What is VeloFest?

Posted by in My Blog

Hop on your bicycle and ride around St. Augustine for this educational three-day event, fundraising for the Velo Fest Community Initiative. Take part in the event which usually features parties, pedal-power parades, and road races.

The VeloFest Community Initiative was founded by Heather Neathervile after her friend was killed while riding a bicycle. The main objective of the initiative is to promote the safe coexistence between car-drivers and bicycle riders in the community. By launching the VeloFest Community Initiative, Heather Neathervile went from a casual cyclist to a full-time educator and advocate to keep roads safer for all those who use it. When Bryan Wrigley was killed in a bicycle accident on 13th April 2011, Heather and other people close to him held a memorial service for him and to create awareness about the challenges that cyclists often face. Not long after the date for the memorial event was set two things occurred. First, Heather learned about the terrifying rate of cyclists being killed on the road, and second, city staff and elected officials started to develop ways to improve the situation. At the launch of the Initiative, Velofest was just a word, but now it has become an adjective and a verb that represents a movement of the people with a mission to make the roads a safer place for all those who use it.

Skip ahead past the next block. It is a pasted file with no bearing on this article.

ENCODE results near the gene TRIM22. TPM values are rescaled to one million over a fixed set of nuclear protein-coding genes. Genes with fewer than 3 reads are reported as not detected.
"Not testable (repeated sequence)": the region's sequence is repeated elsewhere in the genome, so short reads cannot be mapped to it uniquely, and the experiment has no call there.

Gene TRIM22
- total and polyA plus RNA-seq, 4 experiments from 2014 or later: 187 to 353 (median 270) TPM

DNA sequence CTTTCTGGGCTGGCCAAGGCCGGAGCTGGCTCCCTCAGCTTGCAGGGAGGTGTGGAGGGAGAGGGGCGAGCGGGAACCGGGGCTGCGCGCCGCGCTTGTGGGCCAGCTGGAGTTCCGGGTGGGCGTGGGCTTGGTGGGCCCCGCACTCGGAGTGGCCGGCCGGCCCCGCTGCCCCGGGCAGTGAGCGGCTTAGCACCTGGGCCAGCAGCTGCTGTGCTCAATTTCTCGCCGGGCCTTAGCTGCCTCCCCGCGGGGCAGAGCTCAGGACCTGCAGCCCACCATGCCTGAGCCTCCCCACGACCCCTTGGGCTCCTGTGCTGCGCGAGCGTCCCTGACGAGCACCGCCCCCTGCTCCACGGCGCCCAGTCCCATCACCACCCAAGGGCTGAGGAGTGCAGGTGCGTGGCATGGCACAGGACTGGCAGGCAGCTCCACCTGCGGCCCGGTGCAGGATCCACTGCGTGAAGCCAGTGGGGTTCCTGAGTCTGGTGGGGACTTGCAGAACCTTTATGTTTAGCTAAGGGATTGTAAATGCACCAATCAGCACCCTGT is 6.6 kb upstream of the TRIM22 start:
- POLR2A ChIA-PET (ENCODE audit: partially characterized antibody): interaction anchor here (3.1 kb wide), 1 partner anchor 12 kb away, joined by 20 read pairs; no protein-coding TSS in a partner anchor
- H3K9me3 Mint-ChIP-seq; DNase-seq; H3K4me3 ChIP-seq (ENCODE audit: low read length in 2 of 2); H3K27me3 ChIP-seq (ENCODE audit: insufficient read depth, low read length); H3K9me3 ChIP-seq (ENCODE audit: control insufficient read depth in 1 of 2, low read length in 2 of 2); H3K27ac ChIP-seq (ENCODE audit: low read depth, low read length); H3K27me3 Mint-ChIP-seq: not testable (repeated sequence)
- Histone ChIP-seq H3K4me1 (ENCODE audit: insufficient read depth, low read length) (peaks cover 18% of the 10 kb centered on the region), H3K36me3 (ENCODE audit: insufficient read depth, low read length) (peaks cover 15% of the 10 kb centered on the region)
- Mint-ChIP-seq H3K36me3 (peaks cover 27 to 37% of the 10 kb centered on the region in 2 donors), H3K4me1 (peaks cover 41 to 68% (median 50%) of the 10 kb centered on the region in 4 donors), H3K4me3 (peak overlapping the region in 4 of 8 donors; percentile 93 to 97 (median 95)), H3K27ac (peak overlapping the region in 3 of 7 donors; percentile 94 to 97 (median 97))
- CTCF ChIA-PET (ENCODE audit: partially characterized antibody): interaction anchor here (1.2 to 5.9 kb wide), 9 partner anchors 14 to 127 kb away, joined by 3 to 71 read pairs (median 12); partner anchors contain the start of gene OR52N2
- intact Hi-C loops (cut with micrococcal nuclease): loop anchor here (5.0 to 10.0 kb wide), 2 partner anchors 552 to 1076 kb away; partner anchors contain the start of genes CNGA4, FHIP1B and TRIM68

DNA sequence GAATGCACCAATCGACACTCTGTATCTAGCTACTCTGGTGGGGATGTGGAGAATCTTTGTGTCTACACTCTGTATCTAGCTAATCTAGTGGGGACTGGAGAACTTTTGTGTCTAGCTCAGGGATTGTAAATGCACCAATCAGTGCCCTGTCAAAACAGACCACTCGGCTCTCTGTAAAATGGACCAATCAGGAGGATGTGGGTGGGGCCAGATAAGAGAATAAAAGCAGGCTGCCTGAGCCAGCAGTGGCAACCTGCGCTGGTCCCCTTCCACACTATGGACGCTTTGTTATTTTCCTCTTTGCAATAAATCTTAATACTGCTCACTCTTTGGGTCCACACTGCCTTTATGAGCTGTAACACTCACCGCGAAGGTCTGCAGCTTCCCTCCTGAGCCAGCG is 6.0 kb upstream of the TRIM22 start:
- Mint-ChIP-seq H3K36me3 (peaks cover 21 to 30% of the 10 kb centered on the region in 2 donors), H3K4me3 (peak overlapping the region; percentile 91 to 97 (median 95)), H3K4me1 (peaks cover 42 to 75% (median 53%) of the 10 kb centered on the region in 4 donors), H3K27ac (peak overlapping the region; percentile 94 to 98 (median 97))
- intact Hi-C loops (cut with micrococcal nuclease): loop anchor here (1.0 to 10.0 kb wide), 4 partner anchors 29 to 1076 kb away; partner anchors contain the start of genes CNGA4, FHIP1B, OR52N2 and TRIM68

Initially VeloFest Community Initiative targeted car drivers as its main audience. Later, it developed for both people who drive cars and those who ride bicycles. Since then, the initiative has encouraged people to be a little more concerned with the safety of their fellow human beings. People support the VeloFest Initiative by Velofesting to create mutually beneficial roads in rhetoric and practice. The organization hosts various fun events such as the St. Augustine VeloFest Bicycle Festival.

The best way to ensure the safe co-existence of bicycle riders and vehicle drivers in St. Augustine is by creating awareness through events and educational campaigns such as the St. Augustine VeloFest Bicycle Festival. One of the rules that vehicle drivers forget is that cyclists can be on the same lane as cars, even if there is a bike lane. The only exception to this rule is on interstate roads. Both bicycles and vehicles need to pay attention when entering traffic, at stoplights, and at stop signs. Drivers should maintain a three-feet distance when overtaking bicycles, or move over to another lane if there is one. There is absolutely no point in running someone over, just so that you can make it to Starbucks a half-second earlier.